Between the Groundwork and Soft Foreshadows


“A boy in my grade was kicked out of school today,” said my 8-year-old son. He was bundled in a coat much too warm for the moment and carrying a thick binder with a thick strap over his thin left shoulder. He wore a backpack for overflow on the other.

Normally I have to pry the occurrences of the day from him, piecing together a timeline from the promising lips of a potential politician already adapt in avoidance and plausible deniability. A typical walk to the park goes something like this:

“What did you do today?”

“I don’t know.”

“Did you go to the computer lab?”

“I can’t remember.”

“Should we stop for some ice cream?”


All the while his 6-year-old little brother provides the color commentary in the pauses between, bouncing around us like a cartoon version of himself drawn slightly off scale:

“What did you do today?”

“I don’t know.”

“He played dodgeball! I saw his class on the playground. They always play dodgeball!”

“Did you go to the computer lab?”

“I can’t remember.”

“He had library today! I had computer lab! He always has library on the days that I have computer lab! I saw his class in the hall!”

“Should we stop for some ice cream?”



This time was different. There was dirt, and dirt requires the shoveling of it. I stood there waiting like the proverbial pail. He had the strangest gleam in his eyes. It was distant and heavy and missing some pieces—holes in the blues where he used to blink innocence.

“What do you mean a boy was kicked out of school?” I asked, letting my mind wander down a list of ignoble infractions pulled from headlines and a personal history of assorted shenanigans.

“He told another student that he had…” he looked around to make sure that we were alone. His brother was chasing butterflies, bored with our conversation. “He told another student that he had s-e-x in the shower.”

I actually hadn’t expected that one.

“Oh,” I said. We watched as the youngest, his head in the sky, felt the sidewalk turn to grass beneath his feet. He launched his staggered skips into a swirling sprint and the butterflies teased him into the comfort of the park. I looked at my oldest boy with the holes in his eyes, and said, “Oh.”

“He said he had s-e-x with a girl in the class. He said he had s-e-x in the shower.”

“What did the other student do when the kid told him?” I asked.

“He told the teacher,” he replied. “And then the boy was kicked out.”

“The other student did the right thing,” I told him. We had been spending a lot of time trying to define the lines between reporting bad behavior and being a tattletale. Sometimes things are a little bit blurry, but this was not one of them. “That is something you should tell a teacher right away,” I said.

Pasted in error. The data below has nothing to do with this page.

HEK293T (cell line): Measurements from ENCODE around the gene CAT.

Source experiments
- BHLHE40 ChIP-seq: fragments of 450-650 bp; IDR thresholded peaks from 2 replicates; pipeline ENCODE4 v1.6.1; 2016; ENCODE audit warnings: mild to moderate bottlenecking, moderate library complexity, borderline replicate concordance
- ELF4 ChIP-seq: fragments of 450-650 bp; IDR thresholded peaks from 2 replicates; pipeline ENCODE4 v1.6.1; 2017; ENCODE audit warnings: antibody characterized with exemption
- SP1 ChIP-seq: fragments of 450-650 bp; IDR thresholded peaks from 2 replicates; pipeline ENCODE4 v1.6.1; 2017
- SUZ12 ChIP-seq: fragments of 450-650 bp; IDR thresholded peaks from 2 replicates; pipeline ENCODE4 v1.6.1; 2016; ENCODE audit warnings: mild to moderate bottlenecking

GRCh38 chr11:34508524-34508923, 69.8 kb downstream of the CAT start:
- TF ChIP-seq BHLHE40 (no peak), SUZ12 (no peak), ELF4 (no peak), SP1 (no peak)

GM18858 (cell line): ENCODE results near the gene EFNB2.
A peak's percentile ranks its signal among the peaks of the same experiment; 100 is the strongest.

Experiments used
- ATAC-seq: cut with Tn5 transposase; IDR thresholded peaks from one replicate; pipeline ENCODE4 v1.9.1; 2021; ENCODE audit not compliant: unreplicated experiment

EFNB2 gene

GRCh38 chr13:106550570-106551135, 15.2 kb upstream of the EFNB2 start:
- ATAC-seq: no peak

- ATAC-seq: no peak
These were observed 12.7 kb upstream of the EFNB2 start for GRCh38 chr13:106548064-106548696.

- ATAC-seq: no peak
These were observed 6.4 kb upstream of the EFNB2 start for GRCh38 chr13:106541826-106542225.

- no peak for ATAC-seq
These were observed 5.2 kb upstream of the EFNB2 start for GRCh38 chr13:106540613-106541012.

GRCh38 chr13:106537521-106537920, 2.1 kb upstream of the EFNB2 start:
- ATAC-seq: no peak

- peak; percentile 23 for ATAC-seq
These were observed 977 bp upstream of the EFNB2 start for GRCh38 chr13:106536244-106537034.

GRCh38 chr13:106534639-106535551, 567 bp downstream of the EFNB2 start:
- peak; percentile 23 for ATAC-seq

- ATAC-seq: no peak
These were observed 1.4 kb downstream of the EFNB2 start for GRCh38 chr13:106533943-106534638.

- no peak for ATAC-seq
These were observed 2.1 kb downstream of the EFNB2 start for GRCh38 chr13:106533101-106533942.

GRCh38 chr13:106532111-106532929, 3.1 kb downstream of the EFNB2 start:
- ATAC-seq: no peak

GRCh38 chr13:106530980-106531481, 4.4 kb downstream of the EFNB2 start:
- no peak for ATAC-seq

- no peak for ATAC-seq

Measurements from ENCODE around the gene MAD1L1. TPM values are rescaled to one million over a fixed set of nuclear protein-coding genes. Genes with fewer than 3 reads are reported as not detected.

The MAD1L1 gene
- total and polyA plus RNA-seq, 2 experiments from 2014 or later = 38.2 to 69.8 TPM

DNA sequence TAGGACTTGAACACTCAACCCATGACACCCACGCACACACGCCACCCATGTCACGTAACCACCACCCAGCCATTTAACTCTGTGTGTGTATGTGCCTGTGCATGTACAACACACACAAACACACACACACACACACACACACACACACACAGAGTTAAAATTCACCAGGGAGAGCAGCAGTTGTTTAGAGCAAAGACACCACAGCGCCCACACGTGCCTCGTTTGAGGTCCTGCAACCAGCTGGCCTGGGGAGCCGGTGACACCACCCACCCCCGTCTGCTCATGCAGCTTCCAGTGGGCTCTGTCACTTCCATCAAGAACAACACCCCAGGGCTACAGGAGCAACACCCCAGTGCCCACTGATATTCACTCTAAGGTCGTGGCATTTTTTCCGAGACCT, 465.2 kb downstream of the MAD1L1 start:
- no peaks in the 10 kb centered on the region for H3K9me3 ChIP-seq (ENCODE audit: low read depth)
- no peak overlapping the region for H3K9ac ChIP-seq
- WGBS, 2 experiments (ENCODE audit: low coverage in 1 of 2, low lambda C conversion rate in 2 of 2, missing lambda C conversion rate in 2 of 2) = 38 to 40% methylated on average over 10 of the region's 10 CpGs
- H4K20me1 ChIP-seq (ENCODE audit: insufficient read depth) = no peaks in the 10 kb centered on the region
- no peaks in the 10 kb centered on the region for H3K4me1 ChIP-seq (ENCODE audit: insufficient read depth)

We talked more about it. We talked about the little girl and how it must have made her feel to hear someone say such things. We talked about how it was that he had come to hear the sordid details and what the playground consensus was on the matter. We talked about the things people do for attention.

We talked about everything until I couldn’t avoid the question any longer.

“Do you know what s-e-x is?” I asked.

He looked around, leaned close, and whispered, “Sex.”

“Yes. It’s okay to say it. It’s not a bad word. Do you know what sex is?”

“No,” he admitted. “But you have to be naked.”

“Sex is something for grown-ups,” I said. “Grown-ups that care about each other. It’s not a bad word and it is not a bad thing, but it is not for kids. It is for grown-ups. Grown-ups that care about each other. Does that make sense?”

“Yes,” he said.

“There is going to come a time when we sit down and talk about this more, about sex, and that time is going to be a lot sooner than I care to admit, but you are 8-years-old, and frankly, I’m not ready to have that conversation yet… unless you are.”

His eyes were filling with tears. That is something that he gets from me. He leaned into my arms and got lost in a hug.

“No,” he said. “I don’t want to be a grown-up yet.”

“Okay,” I whispered, “but if you have any questions I want you to come to me. Don’t ever be afraid to come to me. You know that, right?”


He was quiet for a moment, sitting awkward against a cement bench that offered rest in lieu of comfort, and watching nothing in particular.

“What did you learn?” I asked him, unsure of what I’d taught—unsure if I had taught anything.

“S-e-x is for grown-ups that care about each other. It’s not bad, but it’s not for kids.”

He looked me in the eyes. Mine were tired and heavy, his were blue and sparkling against fading wetness. His tears had fallen like a soft spring rain, and I could see fresh innocence growing in the corners.

“And I can tell you anything,” he said.

I couldn’t see the butterflies. The distance had grown too great. But I could see the space between small feet and cool grass. The sun was brightest there.

“Should we stop for some ice cream?” I asked.

“Yes,” he said.

“Then go and get your brother.”


Image by Ben Workman, used with permission

This post first appeared on DadCentric and was recently honored as a BlogHer 2013 Voices of the Year selection.

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